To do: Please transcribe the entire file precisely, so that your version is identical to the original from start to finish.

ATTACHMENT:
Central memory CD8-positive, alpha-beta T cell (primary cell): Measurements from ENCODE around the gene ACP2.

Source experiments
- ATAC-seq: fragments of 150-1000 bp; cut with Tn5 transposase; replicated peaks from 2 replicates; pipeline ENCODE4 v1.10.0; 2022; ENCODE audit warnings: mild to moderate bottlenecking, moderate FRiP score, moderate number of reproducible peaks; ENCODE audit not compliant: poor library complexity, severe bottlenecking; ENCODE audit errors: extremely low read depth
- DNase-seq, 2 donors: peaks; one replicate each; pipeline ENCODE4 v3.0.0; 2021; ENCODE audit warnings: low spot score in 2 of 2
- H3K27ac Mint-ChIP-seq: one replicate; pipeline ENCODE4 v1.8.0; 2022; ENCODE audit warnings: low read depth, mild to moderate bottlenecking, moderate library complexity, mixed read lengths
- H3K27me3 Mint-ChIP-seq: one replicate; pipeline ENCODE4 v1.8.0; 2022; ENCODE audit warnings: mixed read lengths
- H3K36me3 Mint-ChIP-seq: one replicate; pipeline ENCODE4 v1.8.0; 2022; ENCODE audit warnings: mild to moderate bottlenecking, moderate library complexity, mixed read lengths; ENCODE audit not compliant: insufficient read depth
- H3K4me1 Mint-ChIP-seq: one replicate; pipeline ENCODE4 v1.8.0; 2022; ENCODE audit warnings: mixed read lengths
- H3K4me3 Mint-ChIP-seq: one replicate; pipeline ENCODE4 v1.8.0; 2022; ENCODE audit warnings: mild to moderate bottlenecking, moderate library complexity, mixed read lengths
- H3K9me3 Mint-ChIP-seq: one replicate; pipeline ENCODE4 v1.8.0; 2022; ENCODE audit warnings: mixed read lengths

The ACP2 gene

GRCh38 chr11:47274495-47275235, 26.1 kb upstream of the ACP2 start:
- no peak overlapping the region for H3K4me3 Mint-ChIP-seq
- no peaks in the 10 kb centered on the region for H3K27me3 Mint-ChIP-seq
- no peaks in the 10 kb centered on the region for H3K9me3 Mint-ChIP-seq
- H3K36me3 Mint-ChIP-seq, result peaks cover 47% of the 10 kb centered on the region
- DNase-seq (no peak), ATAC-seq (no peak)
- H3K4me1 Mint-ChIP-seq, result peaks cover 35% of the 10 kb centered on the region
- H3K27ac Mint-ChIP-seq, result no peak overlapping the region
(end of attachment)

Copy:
Central memory CD8-positive, alpha-beta T cell (primary cell): Measurements from ENCODE around the gene ACP2.

Source experiments
- ATAC-seq: fragments of 150-1000 bp; cut with Tn5 transposase; replicated peaks from 2 replicates; pipeline ENCODE4 v1.10.0; 2022; ENCODE audit warnings: mild to moderate bottlenecking, moderate FRiP score, moderate number of reproducible peaks; ENCODE audit not compliant: poor library complexity, severe bottlenecking; ENCODE audit errors: extremely low read depth
- DNase-seq, 2 donors: peaks; one replicate each; pipeline ENCODE4 v3.0.0; 2021; ENCODE audit warnings: low spot score in 2 of 2
- H3K27ac Mint-ChIP-seq: one replicate; pipeline ENCODE4 v1.8.0; 2022; ENCODE audit warnings: low read depth, mild to moderate bottlenecking, moderate library complexity, mixed read lengths
- H3K27me3 Mint-ChIP-seq: one replicate; pipeline ENCODE4 v1.8.0; 2022; ENCODE audit warnings: mixed read lengths
- H3K36me3 Mint-ChIP-seq: one replicate; pipeline ENCODE4 v1.8.0; 2022; ENCODE audit warnings: mild to moderate bottlenecking, moderate library complexity, mixed read lengths; ENCODE audit not compliant: insufficient read depth
- H3K4me1 Mint-ChIP-seq: one replicate; pipeline ENCODE4 v1.8.0; 2022; ENCODE audit warnings: mixed read lengths
- H3K4me3 Mint-ChIP-seq: one replicate; pipeline ENCODE4 v1.8.0; 2022; ENCODE audit warnings: mild to moderate bottlenecking, moderate library complexity, mixed read lengths
- H3K9me3 Mint-ChIP-seq: one replicate; pipeline ENCODE4 v1.8.0; 2022; ENCODE audit warnings: mixed read lengths

The ACP2 gene

GRCh38 chr11:47274495-47275235, 26.1 kb upstream of the ACP2 start:
- no peak overlapping the region for H3K4me3 Mint-ChIP-seq
- no peaks in the 10 kb centered on the region for H3K27me3 Mint-ChIP-seq
- no peaks in the 10 kb centered on the region for H3K9me3 Mint-ChIP-seq
- H3K36me3 Mint-ChIP-seq, result peaks cover 47% of the 10 kb centered on the region
- DNase-seq (no peak), ATAC-seq (no peak)
- H3K4me1 Mint-ChIP-seq, result peaks cover 35% of the 10 kb centered on the region
- H3K27ac Mint-ChIP-seq, result no peak overlapping the region